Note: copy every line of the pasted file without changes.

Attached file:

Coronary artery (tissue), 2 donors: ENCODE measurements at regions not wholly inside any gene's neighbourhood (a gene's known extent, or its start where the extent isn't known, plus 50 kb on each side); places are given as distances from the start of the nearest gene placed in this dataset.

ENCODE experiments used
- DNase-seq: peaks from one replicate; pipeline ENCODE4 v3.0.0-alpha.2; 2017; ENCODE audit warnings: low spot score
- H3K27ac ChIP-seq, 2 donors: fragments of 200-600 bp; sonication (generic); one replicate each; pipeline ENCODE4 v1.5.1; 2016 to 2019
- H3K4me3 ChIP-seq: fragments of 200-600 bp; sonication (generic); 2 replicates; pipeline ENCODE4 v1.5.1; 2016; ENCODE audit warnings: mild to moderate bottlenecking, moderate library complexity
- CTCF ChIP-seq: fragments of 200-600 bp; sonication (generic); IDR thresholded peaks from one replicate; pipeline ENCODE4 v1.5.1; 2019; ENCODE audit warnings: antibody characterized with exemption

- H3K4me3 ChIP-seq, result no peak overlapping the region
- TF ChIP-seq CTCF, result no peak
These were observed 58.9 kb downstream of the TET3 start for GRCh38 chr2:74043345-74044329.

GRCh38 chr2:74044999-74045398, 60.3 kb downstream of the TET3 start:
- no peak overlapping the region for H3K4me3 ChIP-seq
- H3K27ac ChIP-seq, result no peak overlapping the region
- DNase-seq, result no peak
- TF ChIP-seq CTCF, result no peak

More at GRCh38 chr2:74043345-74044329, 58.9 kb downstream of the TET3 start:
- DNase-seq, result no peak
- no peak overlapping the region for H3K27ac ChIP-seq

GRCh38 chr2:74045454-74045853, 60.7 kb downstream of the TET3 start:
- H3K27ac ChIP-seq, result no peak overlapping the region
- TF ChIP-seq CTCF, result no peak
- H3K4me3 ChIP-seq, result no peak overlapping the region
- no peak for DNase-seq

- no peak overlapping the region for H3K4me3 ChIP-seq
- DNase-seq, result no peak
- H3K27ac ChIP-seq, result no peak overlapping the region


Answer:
Coronary artery (tissue), 2 donors: ENCODE measurements at regions not wholly inside any gene's neighbourhood (a gene's known extent, or its start where the extent isn't known, plus 50 kb on each side); places are given as distances from the start of the nearest gene placed in this dataset.

ENCODE experiments used
- DNase-seq: peaks from one replicate; pipeline ENCODE4 v3.0.0-alpha.2; 2017; ENCODE audit warnings: low spot score
- H3K27ac ChIP-seq, 2 donors: fragments of 200-600 bp; sonication (generic); one replicate each; pipeline ENCODE4 v1.5.1; 2016 to 2019
- H3K4me3 ChIP-seq: fragments of 200-600 bp; sonication (generic); 2 replicates; pipeline ENCODE4 v1.5.1; 2016; ENCODE audit warnings: mild to moderate bottlenecking, moderate library complexity
- CTCF ChIP-seq: fragments of 200-600 bp; sonication (generic); IDR thresholded peaks from one replicate; pipeline ENCODE4 v1.5.1; 2019; ENCODE audit warnings: antibody characterized with exemption

- H3K4me3 ChIP-seq, result no peak overlapping the region
- TF ChIP-seq CTCF, result no peak
These were observed 58.9 kb downstream of the TET3 start for GRCh38 chr2:74043345-74044329.

GRCh38 chr2:74044999-74045398, 60.3 kb downstream of the TET3 start:
- no peak overlapping the region for H3K4me3 ChIP-seq
- H3K27ac ChIP-seq, result no peak overlapping the region
- DNase-seq, result no peak
- TF ChIP-seq CTCF, result no peak

More at GRCh38 chr2:74043345-74044329, 58.9 kb downstream of the TET3 start:
- DNase-seq, result no peak
- no peak overlapping the region for H3K27ac ChIP-seq

GRCh38 chr2:74045454-74045853, 60.7 kb downstream of the TET3 start:
- H3K27ac ChIP-seq, result no peak overlapping the region
- TF ChIP-seq CTCF, result no peak
- H3K4me3 ChIP-seq, result no peak overlapping the region
- no peak for DNase-seq

- no peak overlapping the region for H3K4me3 ChIP-seq
- DNase-seq, result no peak
- H3K27ac ChIP-seq, result no peak overlapping the region